One of the current research themes in the Institute for Social Justice is Social Inclusion, with a focus on the experience of asylum seekers and refugees. As a linguistics student and a member of the LGBTQIA+ community, I was especially interested in a project titled ‘Barriers of Language and LGBT+ Asylum Seekers’.
To learn more, I sat down with Helen Sauntson, Principal Investigator on this project and Professor of English Language & Linguistics at York St John.
It was a real privilege to speak to Helen about this fascinating and important research, and I have been very inspired by the whole project.
What is the research and why is it important?
This project explores the queer refugee experience, focusing on what happens after refugee status has been granted. Through the lens of applied linguistics, queer theory, migrant studies, and participatory filmmaking, it will culminate in a documentary which follows the stories of six LGBTQIA+ refugees who have been granted refugee status in Western Europe.
This project focuses on individuals who are seeking asylum based their sexual orientation or gender identity. In many countries homosexuality is still criminalised, and the death penalty remains in place. LGBTQIA+ people in these countries face constant threat of abuse, discrimination, physical violence and murder. When seeking asylum, they face double minoritization and continue to experience hardship as a result of their queerness. Research reflects that queer refugees and asylum seekers are disproportionately affected by homelessness, housing complications, finding stable employment, mental health difficulties, isolation, and discrimination.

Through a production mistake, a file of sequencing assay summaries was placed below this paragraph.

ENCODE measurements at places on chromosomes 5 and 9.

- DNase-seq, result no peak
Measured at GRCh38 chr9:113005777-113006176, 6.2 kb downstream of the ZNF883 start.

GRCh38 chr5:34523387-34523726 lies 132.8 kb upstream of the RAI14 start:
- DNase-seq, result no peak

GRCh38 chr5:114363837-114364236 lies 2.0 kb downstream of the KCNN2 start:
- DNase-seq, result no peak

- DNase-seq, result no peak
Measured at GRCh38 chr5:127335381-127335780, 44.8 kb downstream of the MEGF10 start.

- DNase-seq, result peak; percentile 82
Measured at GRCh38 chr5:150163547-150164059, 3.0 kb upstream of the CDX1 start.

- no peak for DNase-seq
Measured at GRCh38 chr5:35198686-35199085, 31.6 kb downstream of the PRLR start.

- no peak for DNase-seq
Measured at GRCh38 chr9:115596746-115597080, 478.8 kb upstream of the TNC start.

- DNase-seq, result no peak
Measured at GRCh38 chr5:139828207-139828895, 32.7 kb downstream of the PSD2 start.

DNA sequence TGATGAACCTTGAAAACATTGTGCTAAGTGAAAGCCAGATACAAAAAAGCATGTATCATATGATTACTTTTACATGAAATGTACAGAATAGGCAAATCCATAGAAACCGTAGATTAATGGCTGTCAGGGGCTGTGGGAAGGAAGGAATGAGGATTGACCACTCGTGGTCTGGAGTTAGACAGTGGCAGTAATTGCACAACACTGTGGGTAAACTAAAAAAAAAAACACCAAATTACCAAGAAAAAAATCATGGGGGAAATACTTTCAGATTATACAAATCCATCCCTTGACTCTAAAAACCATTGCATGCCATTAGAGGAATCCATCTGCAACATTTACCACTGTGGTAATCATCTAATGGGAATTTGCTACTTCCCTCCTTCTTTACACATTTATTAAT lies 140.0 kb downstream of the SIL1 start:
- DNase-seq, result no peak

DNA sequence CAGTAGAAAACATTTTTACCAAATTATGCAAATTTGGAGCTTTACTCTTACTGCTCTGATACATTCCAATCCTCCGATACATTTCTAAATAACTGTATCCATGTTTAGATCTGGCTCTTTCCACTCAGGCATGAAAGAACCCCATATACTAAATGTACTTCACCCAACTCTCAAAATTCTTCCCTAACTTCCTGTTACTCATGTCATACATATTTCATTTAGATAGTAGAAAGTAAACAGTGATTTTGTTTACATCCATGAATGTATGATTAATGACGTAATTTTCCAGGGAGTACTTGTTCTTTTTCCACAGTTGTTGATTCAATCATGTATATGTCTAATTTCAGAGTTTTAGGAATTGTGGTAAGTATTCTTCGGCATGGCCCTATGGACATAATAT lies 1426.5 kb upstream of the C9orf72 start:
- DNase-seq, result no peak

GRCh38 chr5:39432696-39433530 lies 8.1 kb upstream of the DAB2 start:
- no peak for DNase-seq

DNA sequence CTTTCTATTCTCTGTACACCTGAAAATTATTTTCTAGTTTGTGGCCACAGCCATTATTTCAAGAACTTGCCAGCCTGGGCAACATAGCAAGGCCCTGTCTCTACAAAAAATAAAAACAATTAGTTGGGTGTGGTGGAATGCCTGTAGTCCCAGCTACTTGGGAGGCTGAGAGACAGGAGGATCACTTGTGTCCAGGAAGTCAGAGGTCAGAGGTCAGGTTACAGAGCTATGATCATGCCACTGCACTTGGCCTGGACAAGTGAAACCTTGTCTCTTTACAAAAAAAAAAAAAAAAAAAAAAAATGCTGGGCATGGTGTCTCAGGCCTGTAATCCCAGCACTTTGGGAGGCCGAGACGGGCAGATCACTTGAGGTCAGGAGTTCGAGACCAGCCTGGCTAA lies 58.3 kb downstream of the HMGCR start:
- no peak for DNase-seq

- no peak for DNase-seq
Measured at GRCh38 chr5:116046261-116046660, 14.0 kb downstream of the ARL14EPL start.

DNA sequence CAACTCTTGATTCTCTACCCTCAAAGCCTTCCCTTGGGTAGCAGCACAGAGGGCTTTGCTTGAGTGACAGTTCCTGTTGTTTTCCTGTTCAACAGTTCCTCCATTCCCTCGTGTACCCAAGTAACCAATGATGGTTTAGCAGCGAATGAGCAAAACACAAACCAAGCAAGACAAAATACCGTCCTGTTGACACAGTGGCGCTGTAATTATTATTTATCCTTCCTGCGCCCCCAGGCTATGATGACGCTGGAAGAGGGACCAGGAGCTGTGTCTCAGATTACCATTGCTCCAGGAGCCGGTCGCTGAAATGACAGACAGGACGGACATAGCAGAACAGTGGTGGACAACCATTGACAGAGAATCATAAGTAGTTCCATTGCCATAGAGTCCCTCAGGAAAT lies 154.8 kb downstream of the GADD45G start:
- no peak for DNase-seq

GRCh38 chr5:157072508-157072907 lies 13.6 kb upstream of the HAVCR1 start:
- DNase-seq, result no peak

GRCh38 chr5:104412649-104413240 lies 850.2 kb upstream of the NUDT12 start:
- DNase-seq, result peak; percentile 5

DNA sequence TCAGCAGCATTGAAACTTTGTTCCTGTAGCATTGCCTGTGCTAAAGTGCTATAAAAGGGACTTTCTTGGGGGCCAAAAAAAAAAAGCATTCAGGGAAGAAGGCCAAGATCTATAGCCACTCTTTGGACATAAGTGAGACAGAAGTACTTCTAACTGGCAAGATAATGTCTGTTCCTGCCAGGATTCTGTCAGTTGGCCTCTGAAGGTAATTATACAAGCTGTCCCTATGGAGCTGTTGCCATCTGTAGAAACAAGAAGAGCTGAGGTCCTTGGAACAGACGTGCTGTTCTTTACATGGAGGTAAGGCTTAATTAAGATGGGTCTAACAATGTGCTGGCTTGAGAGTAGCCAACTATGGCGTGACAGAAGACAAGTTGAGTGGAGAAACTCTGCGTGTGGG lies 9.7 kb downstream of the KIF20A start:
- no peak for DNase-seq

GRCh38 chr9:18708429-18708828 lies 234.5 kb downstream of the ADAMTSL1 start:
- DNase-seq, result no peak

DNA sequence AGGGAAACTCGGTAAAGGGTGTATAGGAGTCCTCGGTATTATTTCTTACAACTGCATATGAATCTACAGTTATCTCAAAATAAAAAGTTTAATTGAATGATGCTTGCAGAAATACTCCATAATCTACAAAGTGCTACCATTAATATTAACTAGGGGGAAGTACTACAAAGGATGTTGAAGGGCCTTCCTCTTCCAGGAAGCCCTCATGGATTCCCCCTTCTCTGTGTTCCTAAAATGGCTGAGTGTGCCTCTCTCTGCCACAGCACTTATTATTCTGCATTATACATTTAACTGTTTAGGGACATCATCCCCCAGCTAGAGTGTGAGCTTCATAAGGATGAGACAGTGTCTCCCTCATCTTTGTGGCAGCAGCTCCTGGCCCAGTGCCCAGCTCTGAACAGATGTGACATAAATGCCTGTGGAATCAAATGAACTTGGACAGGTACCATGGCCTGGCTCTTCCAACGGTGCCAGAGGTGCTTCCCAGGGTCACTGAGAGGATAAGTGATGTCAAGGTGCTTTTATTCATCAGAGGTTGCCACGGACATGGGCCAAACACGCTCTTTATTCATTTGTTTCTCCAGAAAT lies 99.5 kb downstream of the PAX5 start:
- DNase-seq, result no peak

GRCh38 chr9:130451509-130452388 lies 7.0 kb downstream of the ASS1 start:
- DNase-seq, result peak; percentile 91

What has linguistics got to do with LGBTQIA+ asylum seekers?
Helen’s research background is in linguistics, and this project focuses heavily on the linguistic experiences of LGBTQIA+ asylum seekers, especially in the aftermath of their Home Office interviews.
Queer people who seek asylum in the UK need to go through the Home Office Substantive Interview, which in Helen’s words, ‘makes or breaks an asylum claim.’ In this interview, and to legitimate fleeing their home country, the individual must prove to the government that they are queer and actively participating in the local LGBTQIA+ community. They are often coming from cultures which actively discriminate against LGBTQIA+ people, and are now expected to attend events as an openly queer person, and participate with pride and confidence. Helen expresses that ‘pride is a key cultural indicator’, and that these asylum seekers are required to assimilate to ‘a very western model of sexuality’.
The Home Office interview presents a number of linguistic problems. English is often not their first language, leading to miscommunication and cultural misunderstandings. Helen says that language is ‘so closely tied to cultural experience. A lot of the asylum seekers simply don’t have a language for talking about their sexual orientation, or gender identity. Words like gay and lesbian don’t exist. They don’t exist in other languages. And they don’t translate.’ These interviews may well be the first time LGBTQIA+ asylum seekers are talking openly about their sexuality or gender identities.